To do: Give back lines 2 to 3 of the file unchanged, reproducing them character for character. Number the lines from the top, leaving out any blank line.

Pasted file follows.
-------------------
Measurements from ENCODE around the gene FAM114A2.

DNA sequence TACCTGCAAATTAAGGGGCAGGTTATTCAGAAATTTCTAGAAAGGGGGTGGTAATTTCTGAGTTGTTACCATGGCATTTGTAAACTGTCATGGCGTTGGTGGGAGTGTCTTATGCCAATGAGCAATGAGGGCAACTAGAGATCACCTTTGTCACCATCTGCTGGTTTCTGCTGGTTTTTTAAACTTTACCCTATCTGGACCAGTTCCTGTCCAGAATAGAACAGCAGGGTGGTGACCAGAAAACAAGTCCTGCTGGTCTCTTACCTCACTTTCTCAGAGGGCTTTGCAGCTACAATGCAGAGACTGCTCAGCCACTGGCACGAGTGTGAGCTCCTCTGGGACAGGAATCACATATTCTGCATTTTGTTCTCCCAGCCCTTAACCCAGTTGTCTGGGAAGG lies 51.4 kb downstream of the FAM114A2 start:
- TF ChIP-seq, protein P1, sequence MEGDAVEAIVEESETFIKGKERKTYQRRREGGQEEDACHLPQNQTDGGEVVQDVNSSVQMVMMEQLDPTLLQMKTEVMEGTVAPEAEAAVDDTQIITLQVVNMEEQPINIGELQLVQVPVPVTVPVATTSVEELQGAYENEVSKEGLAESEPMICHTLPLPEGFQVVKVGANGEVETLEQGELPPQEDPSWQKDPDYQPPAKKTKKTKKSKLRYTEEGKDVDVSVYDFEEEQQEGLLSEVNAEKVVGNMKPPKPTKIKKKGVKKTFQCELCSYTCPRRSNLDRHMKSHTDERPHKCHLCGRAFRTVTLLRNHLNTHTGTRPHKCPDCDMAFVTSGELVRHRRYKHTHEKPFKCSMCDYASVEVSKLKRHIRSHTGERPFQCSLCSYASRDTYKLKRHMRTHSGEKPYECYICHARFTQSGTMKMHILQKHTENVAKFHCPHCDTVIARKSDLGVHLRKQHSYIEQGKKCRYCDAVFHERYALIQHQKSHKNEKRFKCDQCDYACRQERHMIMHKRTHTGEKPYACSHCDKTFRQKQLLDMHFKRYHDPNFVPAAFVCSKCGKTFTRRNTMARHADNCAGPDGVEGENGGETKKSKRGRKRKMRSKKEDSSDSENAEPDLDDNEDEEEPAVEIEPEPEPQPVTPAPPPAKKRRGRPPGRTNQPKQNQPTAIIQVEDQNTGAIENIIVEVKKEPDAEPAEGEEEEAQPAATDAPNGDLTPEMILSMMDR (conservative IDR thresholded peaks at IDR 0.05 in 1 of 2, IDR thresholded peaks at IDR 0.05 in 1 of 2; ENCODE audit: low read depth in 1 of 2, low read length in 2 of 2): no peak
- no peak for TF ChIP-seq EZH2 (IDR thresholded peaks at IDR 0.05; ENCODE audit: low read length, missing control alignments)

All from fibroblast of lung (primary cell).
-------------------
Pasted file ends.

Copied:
DNA sequence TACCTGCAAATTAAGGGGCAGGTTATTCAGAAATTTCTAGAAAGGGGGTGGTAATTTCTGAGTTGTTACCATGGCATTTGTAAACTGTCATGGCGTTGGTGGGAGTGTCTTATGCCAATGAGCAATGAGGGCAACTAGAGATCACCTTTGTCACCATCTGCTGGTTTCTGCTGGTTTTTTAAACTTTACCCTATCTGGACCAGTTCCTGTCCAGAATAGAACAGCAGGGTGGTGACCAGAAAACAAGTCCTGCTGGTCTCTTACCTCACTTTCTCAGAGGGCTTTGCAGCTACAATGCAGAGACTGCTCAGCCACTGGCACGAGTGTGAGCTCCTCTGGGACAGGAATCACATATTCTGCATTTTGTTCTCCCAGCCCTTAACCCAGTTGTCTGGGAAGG lies 51.4 kb downstream of the FAM114A2 start:
- TF ChIP-seq, protein P1, sequence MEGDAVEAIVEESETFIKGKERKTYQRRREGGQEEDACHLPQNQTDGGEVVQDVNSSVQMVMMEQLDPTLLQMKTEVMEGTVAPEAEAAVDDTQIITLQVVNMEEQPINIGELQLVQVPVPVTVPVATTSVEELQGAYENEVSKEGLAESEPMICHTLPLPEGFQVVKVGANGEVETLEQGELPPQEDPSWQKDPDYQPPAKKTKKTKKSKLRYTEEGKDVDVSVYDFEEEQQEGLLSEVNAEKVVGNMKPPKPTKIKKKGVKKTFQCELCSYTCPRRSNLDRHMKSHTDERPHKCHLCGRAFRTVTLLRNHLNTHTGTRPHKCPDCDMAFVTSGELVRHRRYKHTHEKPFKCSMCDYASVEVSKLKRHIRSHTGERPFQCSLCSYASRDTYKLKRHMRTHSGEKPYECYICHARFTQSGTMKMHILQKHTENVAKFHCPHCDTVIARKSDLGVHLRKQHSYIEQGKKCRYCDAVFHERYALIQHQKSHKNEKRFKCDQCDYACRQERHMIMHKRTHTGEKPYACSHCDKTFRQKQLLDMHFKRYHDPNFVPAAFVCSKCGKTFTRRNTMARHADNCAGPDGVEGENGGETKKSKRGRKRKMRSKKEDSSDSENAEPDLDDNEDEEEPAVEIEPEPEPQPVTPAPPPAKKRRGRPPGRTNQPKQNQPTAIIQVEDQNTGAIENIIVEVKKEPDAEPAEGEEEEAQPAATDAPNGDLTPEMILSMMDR (conservative IDR thresholded peaks at IDR 0.05 in 1 of 2, IDR thresholded peaks at IDR 0.05 in 1 of 2; ENCODE audit: low read depth in 1 of 2, low read length in 2 of 2): no peak